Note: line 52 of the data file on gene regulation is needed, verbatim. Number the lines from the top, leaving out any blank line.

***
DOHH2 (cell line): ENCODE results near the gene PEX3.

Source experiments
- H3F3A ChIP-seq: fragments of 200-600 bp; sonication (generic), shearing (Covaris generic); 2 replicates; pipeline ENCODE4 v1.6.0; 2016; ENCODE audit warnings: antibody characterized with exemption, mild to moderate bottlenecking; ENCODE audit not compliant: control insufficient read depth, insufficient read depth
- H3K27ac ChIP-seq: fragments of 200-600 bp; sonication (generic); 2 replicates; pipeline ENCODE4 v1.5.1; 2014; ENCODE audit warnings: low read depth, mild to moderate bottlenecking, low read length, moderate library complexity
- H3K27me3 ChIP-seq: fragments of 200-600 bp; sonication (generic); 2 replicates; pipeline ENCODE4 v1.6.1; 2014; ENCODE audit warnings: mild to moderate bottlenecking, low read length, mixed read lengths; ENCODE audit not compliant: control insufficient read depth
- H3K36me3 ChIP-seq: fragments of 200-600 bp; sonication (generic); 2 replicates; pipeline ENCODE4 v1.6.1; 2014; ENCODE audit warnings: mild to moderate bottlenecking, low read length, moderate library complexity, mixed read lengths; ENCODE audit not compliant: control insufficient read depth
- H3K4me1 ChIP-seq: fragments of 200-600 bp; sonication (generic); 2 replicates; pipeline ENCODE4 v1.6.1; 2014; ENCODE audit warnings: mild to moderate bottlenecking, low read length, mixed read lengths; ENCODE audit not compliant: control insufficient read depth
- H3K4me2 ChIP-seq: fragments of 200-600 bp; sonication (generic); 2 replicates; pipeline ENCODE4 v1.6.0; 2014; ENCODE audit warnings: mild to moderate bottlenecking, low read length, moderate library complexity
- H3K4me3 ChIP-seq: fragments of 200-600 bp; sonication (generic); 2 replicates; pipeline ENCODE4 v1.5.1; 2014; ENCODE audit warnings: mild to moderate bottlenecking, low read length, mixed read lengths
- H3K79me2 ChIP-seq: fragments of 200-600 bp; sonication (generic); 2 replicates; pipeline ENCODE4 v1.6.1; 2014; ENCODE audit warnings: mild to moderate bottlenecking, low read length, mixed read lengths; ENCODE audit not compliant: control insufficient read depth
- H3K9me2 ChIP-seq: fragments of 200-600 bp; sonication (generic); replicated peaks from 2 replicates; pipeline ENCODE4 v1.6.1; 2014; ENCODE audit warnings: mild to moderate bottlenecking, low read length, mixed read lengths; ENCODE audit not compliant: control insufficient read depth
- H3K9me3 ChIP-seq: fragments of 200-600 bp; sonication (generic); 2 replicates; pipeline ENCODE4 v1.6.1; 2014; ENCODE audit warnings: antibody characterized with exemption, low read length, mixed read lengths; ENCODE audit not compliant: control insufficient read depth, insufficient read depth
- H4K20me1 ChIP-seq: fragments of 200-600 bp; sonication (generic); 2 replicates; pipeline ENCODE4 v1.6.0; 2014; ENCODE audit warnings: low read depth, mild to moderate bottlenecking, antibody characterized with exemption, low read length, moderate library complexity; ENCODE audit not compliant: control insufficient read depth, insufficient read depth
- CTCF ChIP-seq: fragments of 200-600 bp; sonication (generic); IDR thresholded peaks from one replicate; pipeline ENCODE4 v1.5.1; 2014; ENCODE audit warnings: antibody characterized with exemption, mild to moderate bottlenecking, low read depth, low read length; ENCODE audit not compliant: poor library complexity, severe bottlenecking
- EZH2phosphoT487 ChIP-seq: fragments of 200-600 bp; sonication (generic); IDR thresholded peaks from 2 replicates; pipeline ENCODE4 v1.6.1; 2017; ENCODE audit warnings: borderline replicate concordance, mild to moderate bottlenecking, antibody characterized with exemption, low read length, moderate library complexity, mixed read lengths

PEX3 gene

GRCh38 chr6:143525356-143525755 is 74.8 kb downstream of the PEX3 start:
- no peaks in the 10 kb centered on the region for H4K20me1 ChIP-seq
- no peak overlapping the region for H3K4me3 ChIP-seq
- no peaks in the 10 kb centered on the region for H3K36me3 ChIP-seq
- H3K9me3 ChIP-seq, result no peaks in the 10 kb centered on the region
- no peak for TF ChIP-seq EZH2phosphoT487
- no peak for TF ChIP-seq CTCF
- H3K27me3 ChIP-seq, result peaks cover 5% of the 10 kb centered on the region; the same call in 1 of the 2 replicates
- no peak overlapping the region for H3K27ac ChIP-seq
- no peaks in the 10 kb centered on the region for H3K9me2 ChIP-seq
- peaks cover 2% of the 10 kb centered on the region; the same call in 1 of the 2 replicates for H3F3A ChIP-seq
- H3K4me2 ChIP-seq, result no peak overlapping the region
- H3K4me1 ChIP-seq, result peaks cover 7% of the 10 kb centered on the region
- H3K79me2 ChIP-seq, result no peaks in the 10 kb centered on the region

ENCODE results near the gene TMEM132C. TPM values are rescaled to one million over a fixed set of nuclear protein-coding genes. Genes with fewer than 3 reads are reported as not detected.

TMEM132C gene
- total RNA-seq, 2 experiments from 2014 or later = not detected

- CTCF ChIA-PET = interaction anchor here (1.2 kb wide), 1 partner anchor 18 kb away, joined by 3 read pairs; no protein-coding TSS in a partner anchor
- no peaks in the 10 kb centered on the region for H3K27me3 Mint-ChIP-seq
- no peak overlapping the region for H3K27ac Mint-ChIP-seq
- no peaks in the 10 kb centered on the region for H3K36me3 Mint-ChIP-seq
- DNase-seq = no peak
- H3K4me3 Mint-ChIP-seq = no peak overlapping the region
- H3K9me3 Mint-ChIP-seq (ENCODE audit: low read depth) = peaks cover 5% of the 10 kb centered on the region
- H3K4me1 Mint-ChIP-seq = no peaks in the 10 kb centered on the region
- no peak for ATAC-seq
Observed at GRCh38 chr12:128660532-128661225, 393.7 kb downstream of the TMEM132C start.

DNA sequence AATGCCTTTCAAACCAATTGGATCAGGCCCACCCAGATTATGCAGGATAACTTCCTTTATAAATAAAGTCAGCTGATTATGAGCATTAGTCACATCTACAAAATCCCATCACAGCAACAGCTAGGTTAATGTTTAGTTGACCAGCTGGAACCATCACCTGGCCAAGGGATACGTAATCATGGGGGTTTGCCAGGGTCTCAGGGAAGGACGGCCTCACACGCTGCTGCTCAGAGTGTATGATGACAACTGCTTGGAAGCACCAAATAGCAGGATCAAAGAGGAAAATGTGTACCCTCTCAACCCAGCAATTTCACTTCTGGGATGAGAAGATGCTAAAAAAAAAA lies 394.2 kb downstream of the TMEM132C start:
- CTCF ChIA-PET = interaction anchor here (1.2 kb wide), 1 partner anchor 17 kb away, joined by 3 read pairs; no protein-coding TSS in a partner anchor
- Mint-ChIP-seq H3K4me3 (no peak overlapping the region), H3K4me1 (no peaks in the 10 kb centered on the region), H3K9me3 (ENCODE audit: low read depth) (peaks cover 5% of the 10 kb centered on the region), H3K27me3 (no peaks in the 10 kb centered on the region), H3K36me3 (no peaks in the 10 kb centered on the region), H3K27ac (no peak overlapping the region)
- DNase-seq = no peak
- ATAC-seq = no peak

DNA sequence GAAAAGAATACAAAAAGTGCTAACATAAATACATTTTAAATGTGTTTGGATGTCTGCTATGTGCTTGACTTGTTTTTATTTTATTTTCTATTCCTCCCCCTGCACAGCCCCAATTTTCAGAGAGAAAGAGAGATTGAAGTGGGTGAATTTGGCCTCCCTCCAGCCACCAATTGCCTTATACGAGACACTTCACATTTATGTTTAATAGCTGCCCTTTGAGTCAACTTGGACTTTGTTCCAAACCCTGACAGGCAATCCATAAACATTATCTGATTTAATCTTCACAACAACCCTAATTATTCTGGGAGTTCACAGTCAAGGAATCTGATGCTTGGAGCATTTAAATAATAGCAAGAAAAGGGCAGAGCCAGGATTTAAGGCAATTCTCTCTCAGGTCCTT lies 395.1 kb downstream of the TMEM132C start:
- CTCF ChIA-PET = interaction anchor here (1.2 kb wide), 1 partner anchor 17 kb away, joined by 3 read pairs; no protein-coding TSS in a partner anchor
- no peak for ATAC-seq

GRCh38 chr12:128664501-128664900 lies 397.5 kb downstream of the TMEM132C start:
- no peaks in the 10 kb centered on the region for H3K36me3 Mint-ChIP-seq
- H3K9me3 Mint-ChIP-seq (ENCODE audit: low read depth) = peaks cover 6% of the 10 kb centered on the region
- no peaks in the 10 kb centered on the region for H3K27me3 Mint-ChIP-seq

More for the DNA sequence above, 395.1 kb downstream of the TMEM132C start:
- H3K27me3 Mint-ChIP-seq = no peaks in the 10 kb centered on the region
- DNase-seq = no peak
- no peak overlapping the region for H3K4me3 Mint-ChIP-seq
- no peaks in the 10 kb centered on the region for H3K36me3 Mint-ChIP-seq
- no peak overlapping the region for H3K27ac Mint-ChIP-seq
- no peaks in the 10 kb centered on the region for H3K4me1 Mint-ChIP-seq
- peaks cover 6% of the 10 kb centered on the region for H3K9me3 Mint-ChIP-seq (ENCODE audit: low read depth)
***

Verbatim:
GRCh38 chr12:128664501-128664900 lies 397.5 kb downstream of the TMEM132C start: